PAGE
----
“Building Nicole’s Mama” by Patricia Smith

Patricia Smith


for the 6th grade class of Lillie C. Evans School, Liberty City, Miami

I am astonished at their mouthful names—
Lakinishia, Chevellanie, Delayo, Fumilayo—
their ragged rebellions and lip-glossed pouts,
and all those pants drooped as drapery.
I rejoice when they kiss my face, whisper wet
and urgent in my ear, make me their obsession
because I have brought them poetry.

They shout me raw, bruise my wrists with pulling,
and brashly claim me as mama as they
cradle my head in their little laps,
waiting for new words to grow in my mouth.

Angry, jubilant, weeping poets—we are all
saviors, reluctant hosannas in the limelight,
but you knew that, didn’t you? So let us
bless this sixth grade class—40 nappy heads,
40 cracking voices, and all of them
raise their hands when I ask. They have all seen
the Reaper, grim in his heavy robe,
pushing the button for the dead project elevator,
begging for a break at the corner pawn shop,
cackling wildly in the back pew of the Baptist church.

I ask the death question and forty fists
punch the air, me! me! And O’Neal,
matchstick crack child, watched his mother’s
body become a claw, and 9-year-old Tiko Jefferson,
barely big enough to lift the gun, fired a bullet
into his own throat after Mama bended his back
with a lead pipe. Tamika cried into a sofa pillow
when Daddy blasted Mama into the north wall
of their cluttered one-room apartment,
Donya’s cousin gone in a drive-by. Dark window,
click, click, gone, says Donya, her tiny finger
a barrel, the thumb a hammer. I am shocked
by their losses—and yet when I read a poem
about my own hard-eyed teenager, Jeffrey asks
He is dead yet?

It cannot be comprehended,
my 18-year-old still pushing and pulling
his own breath. And those 40 faces pity me,
knowing that I will soon be as they are,
numb to our bloodied histories,
favoring the Reaper with a thumbs-up and a wink,
hearing the question and shouting me, me,
Miss Smith, I know somebody dead!

Can poetry hurt us? they ask me before
snuggling inside my words to sleep.
I love you, Nicole says, Nicole wearing my face,
pimples peppering her nose, and she is as black
as angels are. Nicole’s braids clipped, their ends
kissed with match flame to seal them,
and can you teach me to write a poem about my mother?
I mean, you write about your daddy and he dead,
can you teach me to remember my mama?

A teacher tells me this is the first time Nicole
has admitted that her mother is gone,
murdered by slim silver needles and a stranger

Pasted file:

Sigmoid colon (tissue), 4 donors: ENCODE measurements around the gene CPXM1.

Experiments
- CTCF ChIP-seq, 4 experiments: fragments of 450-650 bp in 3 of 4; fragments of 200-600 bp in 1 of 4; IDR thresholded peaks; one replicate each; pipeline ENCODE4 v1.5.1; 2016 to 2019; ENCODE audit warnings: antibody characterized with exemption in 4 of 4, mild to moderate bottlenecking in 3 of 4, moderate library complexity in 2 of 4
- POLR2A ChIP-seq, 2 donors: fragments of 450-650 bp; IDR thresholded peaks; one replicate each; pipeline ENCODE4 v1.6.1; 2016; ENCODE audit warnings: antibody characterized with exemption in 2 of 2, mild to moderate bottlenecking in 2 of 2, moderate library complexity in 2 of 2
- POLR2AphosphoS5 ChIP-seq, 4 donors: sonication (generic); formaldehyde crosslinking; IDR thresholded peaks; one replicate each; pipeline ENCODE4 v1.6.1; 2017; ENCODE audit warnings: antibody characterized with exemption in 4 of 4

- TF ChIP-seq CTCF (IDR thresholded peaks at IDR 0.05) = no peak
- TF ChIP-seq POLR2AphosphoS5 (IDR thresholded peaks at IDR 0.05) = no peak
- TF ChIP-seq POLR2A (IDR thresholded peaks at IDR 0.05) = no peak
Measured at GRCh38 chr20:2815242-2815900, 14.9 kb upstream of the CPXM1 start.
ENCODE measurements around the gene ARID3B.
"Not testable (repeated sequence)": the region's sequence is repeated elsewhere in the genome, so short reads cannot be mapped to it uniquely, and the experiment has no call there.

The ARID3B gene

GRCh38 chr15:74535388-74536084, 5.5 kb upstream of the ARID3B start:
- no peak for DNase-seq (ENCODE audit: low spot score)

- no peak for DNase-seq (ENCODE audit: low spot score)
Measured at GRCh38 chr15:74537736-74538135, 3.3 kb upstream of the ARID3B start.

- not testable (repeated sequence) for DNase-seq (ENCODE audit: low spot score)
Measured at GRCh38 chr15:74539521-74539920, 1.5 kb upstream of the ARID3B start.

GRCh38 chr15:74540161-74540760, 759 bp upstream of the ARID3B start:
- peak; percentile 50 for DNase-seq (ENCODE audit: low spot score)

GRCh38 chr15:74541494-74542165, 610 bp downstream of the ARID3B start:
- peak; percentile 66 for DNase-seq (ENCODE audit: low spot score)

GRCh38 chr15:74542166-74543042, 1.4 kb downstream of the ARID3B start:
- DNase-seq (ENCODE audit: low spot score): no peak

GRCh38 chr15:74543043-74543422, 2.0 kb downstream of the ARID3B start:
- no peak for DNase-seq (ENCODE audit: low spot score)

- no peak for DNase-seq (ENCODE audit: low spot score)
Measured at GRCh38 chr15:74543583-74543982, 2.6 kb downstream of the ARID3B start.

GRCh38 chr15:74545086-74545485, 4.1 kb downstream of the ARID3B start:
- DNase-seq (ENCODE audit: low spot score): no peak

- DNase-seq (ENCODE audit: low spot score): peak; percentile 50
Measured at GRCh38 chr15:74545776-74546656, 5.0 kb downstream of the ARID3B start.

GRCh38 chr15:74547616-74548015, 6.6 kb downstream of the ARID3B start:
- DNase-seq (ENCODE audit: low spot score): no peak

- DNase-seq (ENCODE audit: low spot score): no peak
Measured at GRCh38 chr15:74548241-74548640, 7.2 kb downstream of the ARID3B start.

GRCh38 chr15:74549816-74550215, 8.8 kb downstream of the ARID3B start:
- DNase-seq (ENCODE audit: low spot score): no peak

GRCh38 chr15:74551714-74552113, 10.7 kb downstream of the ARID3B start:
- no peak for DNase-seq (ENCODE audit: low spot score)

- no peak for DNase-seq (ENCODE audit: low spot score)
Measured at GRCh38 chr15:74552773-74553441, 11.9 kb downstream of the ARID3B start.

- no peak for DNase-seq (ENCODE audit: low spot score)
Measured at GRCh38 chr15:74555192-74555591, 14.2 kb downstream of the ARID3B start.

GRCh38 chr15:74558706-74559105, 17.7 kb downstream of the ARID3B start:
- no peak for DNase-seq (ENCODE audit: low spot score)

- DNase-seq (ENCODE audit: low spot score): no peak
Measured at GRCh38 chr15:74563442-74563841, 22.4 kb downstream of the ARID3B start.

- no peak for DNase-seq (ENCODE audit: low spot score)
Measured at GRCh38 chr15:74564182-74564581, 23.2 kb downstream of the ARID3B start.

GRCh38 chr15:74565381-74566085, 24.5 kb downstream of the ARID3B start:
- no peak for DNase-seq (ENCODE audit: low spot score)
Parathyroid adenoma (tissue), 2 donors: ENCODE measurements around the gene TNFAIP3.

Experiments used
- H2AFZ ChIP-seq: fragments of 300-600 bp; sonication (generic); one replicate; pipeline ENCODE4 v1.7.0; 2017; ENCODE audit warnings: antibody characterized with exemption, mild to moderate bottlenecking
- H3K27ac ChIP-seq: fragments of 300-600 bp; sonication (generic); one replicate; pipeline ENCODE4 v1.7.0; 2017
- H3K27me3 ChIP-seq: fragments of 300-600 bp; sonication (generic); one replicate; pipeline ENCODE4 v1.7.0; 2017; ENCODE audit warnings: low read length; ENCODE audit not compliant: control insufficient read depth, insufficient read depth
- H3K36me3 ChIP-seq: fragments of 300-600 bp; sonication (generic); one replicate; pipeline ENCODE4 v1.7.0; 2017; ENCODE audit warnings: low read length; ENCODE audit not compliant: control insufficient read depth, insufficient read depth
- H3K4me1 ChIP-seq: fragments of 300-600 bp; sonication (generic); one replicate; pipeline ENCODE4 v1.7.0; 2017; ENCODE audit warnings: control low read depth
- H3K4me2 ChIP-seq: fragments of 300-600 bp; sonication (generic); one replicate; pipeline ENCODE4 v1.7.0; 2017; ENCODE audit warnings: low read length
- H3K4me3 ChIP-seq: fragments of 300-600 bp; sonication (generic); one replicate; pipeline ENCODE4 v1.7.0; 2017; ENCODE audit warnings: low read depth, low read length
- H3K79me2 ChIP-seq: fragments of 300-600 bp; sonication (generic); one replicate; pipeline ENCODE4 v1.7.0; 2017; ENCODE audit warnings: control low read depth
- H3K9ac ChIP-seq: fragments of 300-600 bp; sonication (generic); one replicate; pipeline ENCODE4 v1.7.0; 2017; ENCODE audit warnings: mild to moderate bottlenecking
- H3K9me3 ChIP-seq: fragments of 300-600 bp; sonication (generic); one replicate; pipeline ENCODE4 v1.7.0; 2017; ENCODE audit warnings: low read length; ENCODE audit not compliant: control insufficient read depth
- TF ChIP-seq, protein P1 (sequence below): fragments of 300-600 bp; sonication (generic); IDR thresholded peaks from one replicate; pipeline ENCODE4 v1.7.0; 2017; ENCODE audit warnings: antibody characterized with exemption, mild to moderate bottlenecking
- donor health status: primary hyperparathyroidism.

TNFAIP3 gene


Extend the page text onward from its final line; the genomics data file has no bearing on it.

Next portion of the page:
rifling through her blood, the virus pushing
her skeleton through for Nicole to see.
And now this child with rusty knees
and mismatched shoes sees poetry as her scream
and asks me for the words to build her mother again.
Replacing the voice.
Stitching on the lost flesh.

So poets,
as we pick up our pens,
as we flirt and sin and rejoice behind microphones—
remember Nicole.
She knows that we are here now,
and she is an empty vessel waiting to be filled.

And she is waiting.
And she
And she waits.

from Rattle #27, Summer 2007
Tribute to Slam Poetry


Patricia Smith: “I was living in Chicago and found out about a poetry festival in a blues club on a winter afternoon. It was just going to be continuous poetry, five hours. It was the first event in a series called Neutral Turf, which was supposed to bring street poets and academic poets together. And I thought, I’ll get some friends together and we’ll go laugh at the poets. We’ll sit in the back, we’ll heckle, it’ll be great. But when I got there, I was amazed to find this huge literary community in Chicago I knew nothing about. The poetry I heard that day was immediate and accessible. People were getting up and reading about things that everyone was talking about. Gwendolyn Brooks was there, just sitting and waiting her turn like everyone else. There were high school students. And every once in a while a name poet would get up. Gwen got up and did her poetry, then sat back down and stayed for a long time. And I just wanted to know—who are these people? Why is this so important to them? Why had they chosen to be here as opposed to the 8 million other places they could have been in Chicago?” (web)

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